We can't stop asking ourselves, why is it that we were allowed to go on living when our parents were not?
Rithy Panh is having a banner year and there are many firsts: This May, his new documentary The Missing Picture took home the top honor in the Un Certain Regard sidebar at Cannes—Panh is the first Cambodian to win a prize at the prestigious festival. The following month, he founded and launched MEMORY!, Asia’s first-ever heritage film festival, with the mandate to educate young filmmakers and introduce Cambodian films to the general population. Now the Busan International Film Festival (BIFF) has given him the distinguished title of Asian Filmmaker of the Year, another first for Cambodia. The award is given to the filmmaker who has made the most significant contribution to the advancement of the Asian film industry and culture throughout the year.
Panh was expelled from Phnom Penh in 1975 and lost most of his family—father, mother, sisters and nephews—during the Khmer Rouge regime. Rounding up local civilians and displacing them to agricultural labor camps as part of a grueling “re-education” campaign, Pol Pot’s communist regime sought to wipe out class divisions and self-determination in service of a supposedly glorious Kampuchean Revolution. After narrowly escaping to a refugee camp in Thailand in 1979, Panh put down roots in Paris a year later to study at IDHEC (L’Institut des hautes études cinématographiques). Panh has devoted his life to the investigation of the Khmer Rouge—not only the horrors of genocide, but also the ideological fervor that allowed such evil to take place and the aftermath of the regime’s foreknown collapse. His masterpieces include Bophana: A Cambodian Tragedy, Duch: Master of the Forges of Hell and S-21: The Khmer Rouge Killing Machine, which reunited Tuol Sleng’s former prisoners with their captors.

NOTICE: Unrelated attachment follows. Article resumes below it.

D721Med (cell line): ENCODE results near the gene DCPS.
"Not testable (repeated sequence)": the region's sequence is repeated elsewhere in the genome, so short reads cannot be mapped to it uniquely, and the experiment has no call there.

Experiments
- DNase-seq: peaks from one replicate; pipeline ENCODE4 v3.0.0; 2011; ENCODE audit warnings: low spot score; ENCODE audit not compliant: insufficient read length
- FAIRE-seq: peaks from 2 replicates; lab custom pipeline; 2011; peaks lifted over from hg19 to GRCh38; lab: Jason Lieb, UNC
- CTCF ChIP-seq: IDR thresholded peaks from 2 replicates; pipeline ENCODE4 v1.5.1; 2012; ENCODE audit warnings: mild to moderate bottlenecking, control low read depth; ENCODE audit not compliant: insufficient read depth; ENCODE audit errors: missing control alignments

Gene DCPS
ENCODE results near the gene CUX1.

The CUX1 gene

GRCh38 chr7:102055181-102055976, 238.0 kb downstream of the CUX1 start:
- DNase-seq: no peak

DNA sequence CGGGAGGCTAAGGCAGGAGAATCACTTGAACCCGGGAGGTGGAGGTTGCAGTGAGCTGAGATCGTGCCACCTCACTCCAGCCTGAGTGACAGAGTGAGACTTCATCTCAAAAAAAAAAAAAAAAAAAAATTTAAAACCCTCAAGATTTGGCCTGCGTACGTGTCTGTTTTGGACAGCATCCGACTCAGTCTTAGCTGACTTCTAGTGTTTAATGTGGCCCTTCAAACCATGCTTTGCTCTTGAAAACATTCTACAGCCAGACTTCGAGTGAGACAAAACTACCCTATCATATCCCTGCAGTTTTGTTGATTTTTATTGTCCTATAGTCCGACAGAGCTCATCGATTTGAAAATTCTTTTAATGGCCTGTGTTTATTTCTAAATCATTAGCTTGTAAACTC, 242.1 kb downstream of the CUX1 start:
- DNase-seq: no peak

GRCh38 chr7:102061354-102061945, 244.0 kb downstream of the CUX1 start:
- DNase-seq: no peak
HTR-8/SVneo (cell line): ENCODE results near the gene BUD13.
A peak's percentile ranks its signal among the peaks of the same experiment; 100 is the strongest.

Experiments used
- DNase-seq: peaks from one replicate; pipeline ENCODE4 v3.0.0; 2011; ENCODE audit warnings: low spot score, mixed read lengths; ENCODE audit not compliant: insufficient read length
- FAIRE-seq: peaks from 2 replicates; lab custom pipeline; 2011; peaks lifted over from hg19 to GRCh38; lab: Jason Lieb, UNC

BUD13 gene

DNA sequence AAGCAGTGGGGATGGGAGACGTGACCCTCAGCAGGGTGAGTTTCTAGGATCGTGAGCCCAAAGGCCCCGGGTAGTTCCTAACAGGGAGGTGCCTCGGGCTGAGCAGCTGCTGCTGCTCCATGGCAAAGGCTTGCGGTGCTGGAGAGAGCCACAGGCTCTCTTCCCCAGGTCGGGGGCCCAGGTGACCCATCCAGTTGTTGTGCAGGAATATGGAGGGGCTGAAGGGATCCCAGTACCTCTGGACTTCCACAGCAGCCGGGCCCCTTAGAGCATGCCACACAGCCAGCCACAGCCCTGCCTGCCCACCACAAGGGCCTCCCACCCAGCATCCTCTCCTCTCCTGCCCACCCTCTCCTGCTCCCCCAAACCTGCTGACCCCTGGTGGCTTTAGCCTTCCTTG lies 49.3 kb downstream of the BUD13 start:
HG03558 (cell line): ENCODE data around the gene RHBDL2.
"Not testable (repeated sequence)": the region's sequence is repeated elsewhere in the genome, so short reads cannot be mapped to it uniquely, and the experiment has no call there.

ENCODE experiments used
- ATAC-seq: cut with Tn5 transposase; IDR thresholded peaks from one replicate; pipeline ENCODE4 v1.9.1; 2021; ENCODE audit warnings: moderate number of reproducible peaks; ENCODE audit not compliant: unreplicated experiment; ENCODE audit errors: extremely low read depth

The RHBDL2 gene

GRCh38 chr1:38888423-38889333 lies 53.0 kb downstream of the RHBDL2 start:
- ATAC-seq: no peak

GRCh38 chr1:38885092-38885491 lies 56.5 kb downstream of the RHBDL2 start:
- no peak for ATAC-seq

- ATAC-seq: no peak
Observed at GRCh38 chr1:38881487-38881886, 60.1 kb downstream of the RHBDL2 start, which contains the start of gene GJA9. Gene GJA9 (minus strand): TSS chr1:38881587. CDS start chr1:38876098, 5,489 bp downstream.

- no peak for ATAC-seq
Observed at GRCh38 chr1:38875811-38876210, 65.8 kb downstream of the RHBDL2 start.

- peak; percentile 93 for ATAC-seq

Nearly all of his films focus on the plight of the Cambodian people during the Khmer Rouge and its vestiges, but The Missing Picture is autobiographical. Based on his memoir The Elimination: A Survivor of the Khmer Rouge Confronts his Past and the Commandant of the Killing Fields, Panh works with clay models, archival footage and narration to create an informative montage of public history, while recalling private memories of a distant past. Sitting down with Anthem in South Korea during BIFF, Panh told us: “We document the past to inform our future. Human atrocities can happen anywhere, so it’s universal to all of us. It’s also a personal necessity.” Everything engraved in his memory is vividly revived, down to the clothes his family wore and the places they lived in. The “missing picture” carries double meaning for Panh: A fictitious photograph that symbolizes forgotten memories taken between 1975 and 1979 by the Khmer Rouge and the act of longing itself in his quest for the said picture, “the quest that cinema allows.”
Panh is quick to admit that Cambodians didn’t much care for his movies even ten years ago. “Old people don’t want to talk about this stuff because it’s just too painful. We can’t stop asking ourselves, why is it that we were allowed to go on living when our parents were not?” he says. These days, the trend has shifted as films that top the Cambodian box office tend to lament on history. And while Panh’s desire to document the Khmer Rouge catastrophe haunts and motivates the entire film, he acknowledges that such images may in fact be better left unseen. Panh has made a powerful document of true horror, which he passes onto the audience as a way of exorcising the memory for himself. As the narrator says, “I wish to be rid of this picture, so I show this to you.”
Strand Releasing has acquired the U.S. rights to The Missing Picture for a spring 2014 release.